For something new I am listening to the Lord of Stariel. I think that my younger self would have really liked it, but my present self is struggling. I don’t really like Hetta thus far. Is it worth it to push through or should I move on to something else?
I struggled with the first in the Stariel series too. Way too much set-up. But it gets better with every book and the last one is the best of all. The only reread for me.
Can I skip this one? Or will I get lost without it?
Not lost – but there’s a lot of context setting…that’s my ambivalent response. Coming from someone who skipped the author’s ‘read this first’ recommendation and lived to regret it – but still survived. And thrived.
Thanks. I think that I am probably just going to abandon it as not for me. There are lots of other books in the sea.
Maybe go wild then and skip to the very last book, A Rake of His Own, which is fabulous.
I liked all of them personally 🙂
I read the first one and thought it was … okay. Not a reread at all. But then someone, probably Tammy, was talking about how good the last one was, so I went back and reread the first one, liked it better the second time round, ploughed through the next couple and got a bit bored with them. But the last one is delicious. I think I got really sick of how GOOD Wyn was. And the fairies in the last book aren’t the least bit good, which makes them much more fun to read.
What she said. 😀
Strangely, The Lord of Stariel is my favorite of the entire series. But I like them all. So much so that I already re-read the whole series once on my kindle. Still enjoyed them, so I finally decided to have them all in paper format for my birthday. I wouldn’t skip the first book, Lupe. You would lose lots of context.
I’m with Olga on this. I quite like Book 1 in that it has that quality of considering a place’s atmosphere and expectations from an outsider perspective, then showing the MC moving cautiously back into things, without expecting to be there long. And I agree with Tammy that each book afterwards gives you a bit more about that world. However, I can’t get any more than the first three volumes as library books, because my county of more than a million souls does not have them in its extensive library system, nor do the other counties in their lending universe. So I’m considering buying all five, because they are just so prime for re-reading.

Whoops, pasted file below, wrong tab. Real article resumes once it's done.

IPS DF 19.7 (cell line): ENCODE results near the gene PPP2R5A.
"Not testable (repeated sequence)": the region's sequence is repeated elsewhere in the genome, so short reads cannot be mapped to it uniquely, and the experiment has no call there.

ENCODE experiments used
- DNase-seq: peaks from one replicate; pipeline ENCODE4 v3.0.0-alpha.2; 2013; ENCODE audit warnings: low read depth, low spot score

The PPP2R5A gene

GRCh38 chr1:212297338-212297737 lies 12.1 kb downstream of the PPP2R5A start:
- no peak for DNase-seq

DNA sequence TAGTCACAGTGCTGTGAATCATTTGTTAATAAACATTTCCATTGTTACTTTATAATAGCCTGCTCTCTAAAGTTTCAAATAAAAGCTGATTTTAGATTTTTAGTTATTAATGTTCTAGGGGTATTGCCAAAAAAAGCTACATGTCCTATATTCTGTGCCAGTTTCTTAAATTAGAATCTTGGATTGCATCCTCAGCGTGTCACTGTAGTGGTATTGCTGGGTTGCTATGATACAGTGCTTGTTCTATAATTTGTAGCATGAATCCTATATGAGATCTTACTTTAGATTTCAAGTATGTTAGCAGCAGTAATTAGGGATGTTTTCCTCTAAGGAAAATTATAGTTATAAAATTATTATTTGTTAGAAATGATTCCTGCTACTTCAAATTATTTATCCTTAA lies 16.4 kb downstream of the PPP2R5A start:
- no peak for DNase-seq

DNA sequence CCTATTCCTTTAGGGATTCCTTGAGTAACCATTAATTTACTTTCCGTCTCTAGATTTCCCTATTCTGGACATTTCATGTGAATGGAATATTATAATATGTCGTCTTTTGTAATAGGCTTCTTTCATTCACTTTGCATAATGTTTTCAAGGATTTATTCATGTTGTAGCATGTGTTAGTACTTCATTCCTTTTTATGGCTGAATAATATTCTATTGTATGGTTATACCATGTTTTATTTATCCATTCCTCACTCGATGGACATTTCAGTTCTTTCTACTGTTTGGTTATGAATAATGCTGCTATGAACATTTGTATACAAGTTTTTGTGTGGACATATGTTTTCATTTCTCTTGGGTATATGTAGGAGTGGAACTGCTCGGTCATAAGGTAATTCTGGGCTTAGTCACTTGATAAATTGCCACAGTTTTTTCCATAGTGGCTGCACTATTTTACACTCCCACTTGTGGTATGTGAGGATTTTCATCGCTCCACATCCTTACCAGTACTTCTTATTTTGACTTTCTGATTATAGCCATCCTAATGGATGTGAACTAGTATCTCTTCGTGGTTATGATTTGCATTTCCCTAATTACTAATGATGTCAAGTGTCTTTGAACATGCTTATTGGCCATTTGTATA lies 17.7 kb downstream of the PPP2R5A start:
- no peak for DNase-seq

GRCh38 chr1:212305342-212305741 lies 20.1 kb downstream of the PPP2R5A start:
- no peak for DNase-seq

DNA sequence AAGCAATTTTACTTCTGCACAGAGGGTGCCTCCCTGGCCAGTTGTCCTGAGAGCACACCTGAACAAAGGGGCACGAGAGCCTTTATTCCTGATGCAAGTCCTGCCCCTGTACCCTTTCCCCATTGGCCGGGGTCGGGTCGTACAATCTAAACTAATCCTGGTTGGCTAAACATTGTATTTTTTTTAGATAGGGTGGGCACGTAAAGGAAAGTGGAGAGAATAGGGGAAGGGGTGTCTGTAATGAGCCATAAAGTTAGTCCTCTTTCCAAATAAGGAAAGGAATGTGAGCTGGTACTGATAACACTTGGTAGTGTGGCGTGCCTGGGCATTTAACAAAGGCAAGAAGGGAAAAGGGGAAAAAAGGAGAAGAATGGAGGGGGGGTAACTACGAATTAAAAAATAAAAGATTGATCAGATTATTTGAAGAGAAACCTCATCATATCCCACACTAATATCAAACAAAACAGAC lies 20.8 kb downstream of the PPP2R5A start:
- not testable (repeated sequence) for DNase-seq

Den of Vipers
I’m not okay lol
I read this to the end. I’d be embarrassed to recommend it to anyone I know. I immediately and permanently deleted from my library, as I will never reread. Although oddly compelling, it was way too much gross kink for me. And I don’t mind kink.
Just googled this out of curiosity. The content warnings were just a list of every trauma imaginable so I can see why you’re not okay. Good lord…
I finished Mr. Impossible by Loretta Chase. It was really fun, and the commenters here are correct – Rupert is a great character.
Moving on to Penric this week.
I read The Shameless Hour and liked it a lot. Bella is a nice girl, Rafe is great (his nonchalance towards Bellas history is … interesting, not sure if it’s completely believable though). Bella’s bad experience was handled well. Especially for that detail I would have recommended the book to dd if it wasn’t for the – imo – too many sex scenes. I’m pretty sure dd wouldn’t like the -imho- too many sex scenes. She’s 14 and she surely wouldn’t like have her would know that she’d read those scenes.
Afterwards I tested my theory regarding liked Eden Finley and Saxon James – if I liked the former better as solo writer than the latter.
Yes, I like EF better, but prefer the collab-books of both. — Tammy, you were absolutly spot on.
I’d read Book 1 in Fake Boyfriends which was okay. Didn’t love it. The tow MCs felt too similar in tone.
Still listening to See Jane Score but there’s not enough hockey for me and Luc is very alpha, sigh.
Now three titles fight for reading time:
The new NR Walker is out today and available on KU. The cover was so lovely that I downloaded it without really knowing what it’s about. Involving a baby might end in me not liking it, but it being on KU I’ll try it in any case.
Then Heated Rivalry beckons – finally a fix for more hockey. Also: Rachel Reid is funny on insta.
Thirdly: The Fifteenth Hour – last book in the Ivy Years series by Sarina Bown.
I love the student community around the college hockey team. Love how Sarina Bowen manages to have the characters from former title pop up without bombing the individual stories.
I’m not keen on the Fake Boyfriends series nor on Rachel Gibson nor Sarina Bowen. Rachel Reid is way more fun and hey, have you tried Avon Gale yet?
After book 1 I’m hesitant to continue reading. Some characters with a very short cameo in the CU series have their own story here, yet I don’t want to spoil my CU/Puckboy-fun in case I don’t like those Fake-books. Though book 3 of the Puckboys was a bit of a disappointment.